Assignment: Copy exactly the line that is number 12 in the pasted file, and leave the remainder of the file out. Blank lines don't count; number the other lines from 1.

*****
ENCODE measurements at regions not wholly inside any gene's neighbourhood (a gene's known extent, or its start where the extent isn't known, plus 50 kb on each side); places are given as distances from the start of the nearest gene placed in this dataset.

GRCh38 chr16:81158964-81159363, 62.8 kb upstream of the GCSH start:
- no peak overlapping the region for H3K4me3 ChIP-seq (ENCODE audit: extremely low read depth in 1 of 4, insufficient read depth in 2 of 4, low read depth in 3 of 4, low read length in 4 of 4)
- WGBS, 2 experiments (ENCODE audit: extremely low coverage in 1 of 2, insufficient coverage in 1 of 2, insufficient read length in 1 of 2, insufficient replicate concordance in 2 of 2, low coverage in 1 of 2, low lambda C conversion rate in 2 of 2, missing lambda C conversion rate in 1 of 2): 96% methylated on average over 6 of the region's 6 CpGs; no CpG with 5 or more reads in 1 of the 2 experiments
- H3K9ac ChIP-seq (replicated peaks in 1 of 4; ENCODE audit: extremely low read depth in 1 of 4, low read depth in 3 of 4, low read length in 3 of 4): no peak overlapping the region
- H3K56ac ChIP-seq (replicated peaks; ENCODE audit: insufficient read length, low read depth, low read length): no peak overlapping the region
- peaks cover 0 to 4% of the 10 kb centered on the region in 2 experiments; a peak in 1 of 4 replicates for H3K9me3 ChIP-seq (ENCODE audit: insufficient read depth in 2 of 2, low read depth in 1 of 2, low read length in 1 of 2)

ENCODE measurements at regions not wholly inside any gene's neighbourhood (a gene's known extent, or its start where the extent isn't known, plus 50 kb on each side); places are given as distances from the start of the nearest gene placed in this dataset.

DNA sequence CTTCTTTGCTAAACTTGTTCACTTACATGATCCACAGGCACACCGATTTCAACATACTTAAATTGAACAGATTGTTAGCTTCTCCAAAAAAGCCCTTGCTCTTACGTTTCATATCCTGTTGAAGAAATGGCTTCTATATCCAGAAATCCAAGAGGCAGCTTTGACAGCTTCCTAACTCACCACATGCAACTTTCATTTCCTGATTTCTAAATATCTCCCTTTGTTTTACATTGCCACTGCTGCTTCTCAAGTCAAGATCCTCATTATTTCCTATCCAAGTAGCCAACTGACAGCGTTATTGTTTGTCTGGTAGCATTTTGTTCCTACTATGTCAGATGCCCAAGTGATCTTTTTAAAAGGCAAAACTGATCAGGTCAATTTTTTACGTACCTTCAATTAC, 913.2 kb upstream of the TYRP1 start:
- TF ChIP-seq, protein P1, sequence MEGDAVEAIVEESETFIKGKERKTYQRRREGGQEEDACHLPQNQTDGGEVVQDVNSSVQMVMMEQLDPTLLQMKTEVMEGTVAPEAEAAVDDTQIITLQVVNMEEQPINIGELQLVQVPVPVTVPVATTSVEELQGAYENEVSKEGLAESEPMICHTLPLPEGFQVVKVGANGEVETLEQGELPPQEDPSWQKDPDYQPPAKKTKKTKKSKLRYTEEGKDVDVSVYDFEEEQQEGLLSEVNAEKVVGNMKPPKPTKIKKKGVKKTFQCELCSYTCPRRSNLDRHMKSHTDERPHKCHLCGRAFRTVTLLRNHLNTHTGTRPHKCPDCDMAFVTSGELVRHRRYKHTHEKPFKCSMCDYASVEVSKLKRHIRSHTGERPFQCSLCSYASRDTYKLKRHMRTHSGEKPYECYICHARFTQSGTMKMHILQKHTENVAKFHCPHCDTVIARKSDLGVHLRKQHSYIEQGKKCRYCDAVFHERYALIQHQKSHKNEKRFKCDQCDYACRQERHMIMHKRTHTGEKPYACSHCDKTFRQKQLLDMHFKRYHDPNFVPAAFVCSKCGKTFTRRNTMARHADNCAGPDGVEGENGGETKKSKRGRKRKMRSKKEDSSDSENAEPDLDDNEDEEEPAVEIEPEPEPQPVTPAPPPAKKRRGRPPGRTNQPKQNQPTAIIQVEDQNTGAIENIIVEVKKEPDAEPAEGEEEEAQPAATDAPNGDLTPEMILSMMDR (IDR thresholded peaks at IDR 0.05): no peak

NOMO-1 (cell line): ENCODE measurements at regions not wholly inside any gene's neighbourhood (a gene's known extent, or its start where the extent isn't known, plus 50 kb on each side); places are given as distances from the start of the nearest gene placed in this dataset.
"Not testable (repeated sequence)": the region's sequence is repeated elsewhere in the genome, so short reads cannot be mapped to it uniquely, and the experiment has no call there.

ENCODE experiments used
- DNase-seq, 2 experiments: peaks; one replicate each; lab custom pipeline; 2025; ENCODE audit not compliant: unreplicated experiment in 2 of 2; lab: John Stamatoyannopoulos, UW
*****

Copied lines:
"Not testable (repeated sequence)": the region's sequence is repeated elsewhere in the genome, so short reads cannot be mapped to it uniquely, and the experiment has no call there.